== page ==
800 miles is a long way to drag your tail home. I did it. I’m not happy about it, but it happened.
I grabbed a kick-ass breakfast at the Sleep Inn: biscuits, gravy, scrambled eggs, waffles, and coffee. I filled fuel next door and was on the road about 7:30 AM. I had about 8 hours of asphalt to cover to make it home, and the day promised to be bright and clear.
I had a lot on my mind, namely the fact I had to quit this tour and go home. It was bullshit. At the surface, I quit. I threw in the towel. I gave up. Use any cliche you would like. It all adds up to the same thing: I didn’t accomplish what I set out to.
I have to make a physical effort to understand the decision I made was the right one. When I dwell on it, I get pissed off. I’m embarrassed. I’m ashamed. But there are very few in the world who know I did the right thing. After all the time I’ve spent in combat, imagine the irony if I died in some podunk ditch after getting hit in a snowstorm.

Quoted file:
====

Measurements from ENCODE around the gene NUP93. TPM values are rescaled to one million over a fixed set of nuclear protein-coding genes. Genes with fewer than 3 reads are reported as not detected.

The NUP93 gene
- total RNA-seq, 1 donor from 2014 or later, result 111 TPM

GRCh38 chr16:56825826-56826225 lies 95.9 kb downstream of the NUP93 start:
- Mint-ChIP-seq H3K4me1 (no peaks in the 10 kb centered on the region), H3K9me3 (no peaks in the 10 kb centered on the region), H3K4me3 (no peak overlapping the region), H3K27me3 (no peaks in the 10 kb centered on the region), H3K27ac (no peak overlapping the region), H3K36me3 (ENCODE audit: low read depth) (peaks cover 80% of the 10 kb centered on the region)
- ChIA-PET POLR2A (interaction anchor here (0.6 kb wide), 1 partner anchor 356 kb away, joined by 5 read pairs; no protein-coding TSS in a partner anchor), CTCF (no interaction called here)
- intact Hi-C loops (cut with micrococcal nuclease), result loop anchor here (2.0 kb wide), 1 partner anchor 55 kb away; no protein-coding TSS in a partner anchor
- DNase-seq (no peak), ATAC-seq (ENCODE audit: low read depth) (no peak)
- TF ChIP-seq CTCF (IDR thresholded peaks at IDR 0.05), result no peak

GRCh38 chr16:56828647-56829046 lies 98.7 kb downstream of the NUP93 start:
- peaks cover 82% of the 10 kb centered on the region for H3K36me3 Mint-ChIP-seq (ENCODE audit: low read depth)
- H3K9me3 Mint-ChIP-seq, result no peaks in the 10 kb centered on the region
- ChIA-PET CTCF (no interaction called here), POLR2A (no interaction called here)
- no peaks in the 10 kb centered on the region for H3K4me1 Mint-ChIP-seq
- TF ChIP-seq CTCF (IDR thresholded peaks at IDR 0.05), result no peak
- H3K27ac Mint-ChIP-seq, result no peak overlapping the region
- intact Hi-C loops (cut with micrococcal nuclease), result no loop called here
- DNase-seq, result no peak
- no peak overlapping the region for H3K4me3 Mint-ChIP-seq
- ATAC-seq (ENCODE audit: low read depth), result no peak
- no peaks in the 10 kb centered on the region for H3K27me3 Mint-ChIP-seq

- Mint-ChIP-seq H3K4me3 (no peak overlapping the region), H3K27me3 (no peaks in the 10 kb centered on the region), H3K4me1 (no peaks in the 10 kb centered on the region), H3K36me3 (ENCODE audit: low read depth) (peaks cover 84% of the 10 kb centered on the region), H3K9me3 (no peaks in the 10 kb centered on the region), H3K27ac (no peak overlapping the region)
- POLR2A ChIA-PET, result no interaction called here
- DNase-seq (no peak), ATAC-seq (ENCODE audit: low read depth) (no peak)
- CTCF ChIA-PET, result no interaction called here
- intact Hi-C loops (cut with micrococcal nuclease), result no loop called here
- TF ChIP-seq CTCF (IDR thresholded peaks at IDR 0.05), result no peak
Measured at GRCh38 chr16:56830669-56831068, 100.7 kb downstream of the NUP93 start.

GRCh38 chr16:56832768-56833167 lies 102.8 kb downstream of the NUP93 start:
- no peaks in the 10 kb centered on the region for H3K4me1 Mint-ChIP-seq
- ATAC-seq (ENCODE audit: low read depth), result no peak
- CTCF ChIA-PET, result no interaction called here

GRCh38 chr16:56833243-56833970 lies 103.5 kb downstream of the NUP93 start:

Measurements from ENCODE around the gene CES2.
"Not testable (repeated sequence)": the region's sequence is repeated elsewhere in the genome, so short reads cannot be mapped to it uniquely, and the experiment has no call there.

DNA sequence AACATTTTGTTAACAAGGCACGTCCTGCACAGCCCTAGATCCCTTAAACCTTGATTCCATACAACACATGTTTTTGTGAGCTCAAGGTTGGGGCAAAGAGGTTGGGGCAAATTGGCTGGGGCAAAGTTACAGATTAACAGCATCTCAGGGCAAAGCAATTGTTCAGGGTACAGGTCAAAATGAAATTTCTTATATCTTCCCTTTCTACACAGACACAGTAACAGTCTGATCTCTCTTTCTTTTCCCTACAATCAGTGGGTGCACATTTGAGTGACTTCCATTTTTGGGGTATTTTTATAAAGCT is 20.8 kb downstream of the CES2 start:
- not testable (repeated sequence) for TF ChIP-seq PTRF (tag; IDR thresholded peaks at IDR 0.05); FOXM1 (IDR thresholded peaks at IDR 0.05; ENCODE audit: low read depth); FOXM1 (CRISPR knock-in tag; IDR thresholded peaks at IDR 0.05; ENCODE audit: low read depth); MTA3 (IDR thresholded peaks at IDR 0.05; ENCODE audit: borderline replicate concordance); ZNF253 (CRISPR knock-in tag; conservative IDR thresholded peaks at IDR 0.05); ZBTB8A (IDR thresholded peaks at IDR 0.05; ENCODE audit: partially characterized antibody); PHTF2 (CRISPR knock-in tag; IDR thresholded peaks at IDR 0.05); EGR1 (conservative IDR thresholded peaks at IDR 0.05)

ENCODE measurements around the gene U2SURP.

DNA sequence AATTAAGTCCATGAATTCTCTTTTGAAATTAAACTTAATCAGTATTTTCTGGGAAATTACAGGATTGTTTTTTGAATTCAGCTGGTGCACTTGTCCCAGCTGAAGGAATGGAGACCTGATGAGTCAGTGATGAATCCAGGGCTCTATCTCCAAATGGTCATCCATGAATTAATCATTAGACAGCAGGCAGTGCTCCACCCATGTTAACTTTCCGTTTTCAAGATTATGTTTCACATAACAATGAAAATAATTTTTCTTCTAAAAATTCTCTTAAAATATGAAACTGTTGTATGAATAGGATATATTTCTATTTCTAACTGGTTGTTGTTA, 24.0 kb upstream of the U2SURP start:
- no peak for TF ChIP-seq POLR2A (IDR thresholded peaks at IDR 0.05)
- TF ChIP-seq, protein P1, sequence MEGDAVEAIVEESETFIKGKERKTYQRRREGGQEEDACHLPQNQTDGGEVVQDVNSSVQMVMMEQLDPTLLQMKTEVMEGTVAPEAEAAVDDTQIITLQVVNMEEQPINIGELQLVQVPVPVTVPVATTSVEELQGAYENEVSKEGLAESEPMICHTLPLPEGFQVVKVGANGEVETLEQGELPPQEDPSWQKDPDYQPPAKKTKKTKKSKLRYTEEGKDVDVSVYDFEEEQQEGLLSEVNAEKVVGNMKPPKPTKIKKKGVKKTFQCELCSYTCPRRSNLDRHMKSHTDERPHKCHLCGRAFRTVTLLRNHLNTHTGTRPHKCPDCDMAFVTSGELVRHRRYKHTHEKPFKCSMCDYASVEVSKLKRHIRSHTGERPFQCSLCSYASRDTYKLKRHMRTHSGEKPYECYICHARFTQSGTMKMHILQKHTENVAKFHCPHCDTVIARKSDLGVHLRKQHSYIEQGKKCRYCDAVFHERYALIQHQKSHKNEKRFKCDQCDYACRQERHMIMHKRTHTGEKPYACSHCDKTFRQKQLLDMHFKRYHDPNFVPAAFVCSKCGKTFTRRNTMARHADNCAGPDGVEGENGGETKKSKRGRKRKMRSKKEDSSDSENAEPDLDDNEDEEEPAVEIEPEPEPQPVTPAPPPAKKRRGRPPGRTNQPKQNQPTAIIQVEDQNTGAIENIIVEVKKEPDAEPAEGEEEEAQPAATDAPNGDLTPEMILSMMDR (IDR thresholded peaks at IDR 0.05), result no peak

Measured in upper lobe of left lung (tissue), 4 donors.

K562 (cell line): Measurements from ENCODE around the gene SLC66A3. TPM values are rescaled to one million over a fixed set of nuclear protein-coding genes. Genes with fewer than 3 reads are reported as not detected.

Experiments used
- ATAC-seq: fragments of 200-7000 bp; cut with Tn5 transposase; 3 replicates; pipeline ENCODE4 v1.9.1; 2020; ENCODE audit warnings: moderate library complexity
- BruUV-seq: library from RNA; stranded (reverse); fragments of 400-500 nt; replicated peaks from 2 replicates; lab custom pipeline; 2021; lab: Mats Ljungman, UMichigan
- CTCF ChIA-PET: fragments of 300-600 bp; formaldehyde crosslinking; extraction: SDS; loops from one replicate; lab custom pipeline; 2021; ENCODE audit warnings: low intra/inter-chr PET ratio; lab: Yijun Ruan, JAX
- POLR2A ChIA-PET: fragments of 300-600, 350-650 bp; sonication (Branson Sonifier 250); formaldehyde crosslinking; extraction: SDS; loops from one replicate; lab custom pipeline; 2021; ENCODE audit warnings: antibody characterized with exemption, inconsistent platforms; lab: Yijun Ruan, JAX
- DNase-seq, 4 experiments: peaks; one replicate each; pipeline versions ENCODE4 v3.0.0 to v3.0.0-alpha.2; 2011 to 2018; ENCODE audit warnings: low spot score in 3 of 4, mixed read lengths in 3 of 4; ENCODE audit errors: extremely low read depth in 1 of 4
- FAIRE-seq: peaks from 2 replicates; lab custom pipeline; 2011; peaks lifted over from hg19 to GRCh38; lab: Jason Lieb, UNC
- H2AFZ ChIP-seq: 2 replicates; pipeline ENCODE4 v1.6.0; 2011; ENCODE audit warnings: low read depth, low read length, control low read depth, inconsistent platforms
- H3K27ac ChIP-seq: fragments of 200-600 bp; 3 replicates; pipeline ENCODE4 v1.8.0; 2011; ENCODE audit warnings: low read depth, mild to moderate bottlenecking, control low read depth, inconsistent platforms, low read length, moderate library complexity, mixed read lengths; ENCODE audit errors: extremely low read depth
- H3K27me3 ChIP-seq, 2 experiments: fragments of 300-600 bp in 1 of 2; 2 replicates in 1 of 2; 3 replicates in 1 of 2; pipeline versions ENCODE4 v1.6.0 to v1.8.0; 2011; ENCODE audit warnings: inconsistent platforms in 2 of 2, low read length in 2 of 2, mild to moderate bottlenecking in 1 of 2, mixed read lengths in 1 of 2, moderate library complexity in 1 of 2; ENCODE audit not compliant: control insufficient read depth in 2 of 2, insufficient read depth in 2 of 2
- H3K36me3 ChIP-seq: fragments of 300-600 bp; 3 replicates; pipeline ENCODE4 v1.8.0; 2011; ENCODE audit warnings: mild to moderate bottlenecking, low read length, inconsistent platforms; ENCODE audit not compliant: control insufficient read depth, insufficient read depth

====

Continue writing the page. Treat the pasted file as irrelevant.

I could’ve fought the weather, the traffic. Taken my chances. But 1,000 miles through North Dakota winter has taught me distance cycling in below-freezing temps is disaster waiting to happen. I had to swallow a lot of pride to remember that.
Common sense and experience beats pride any day.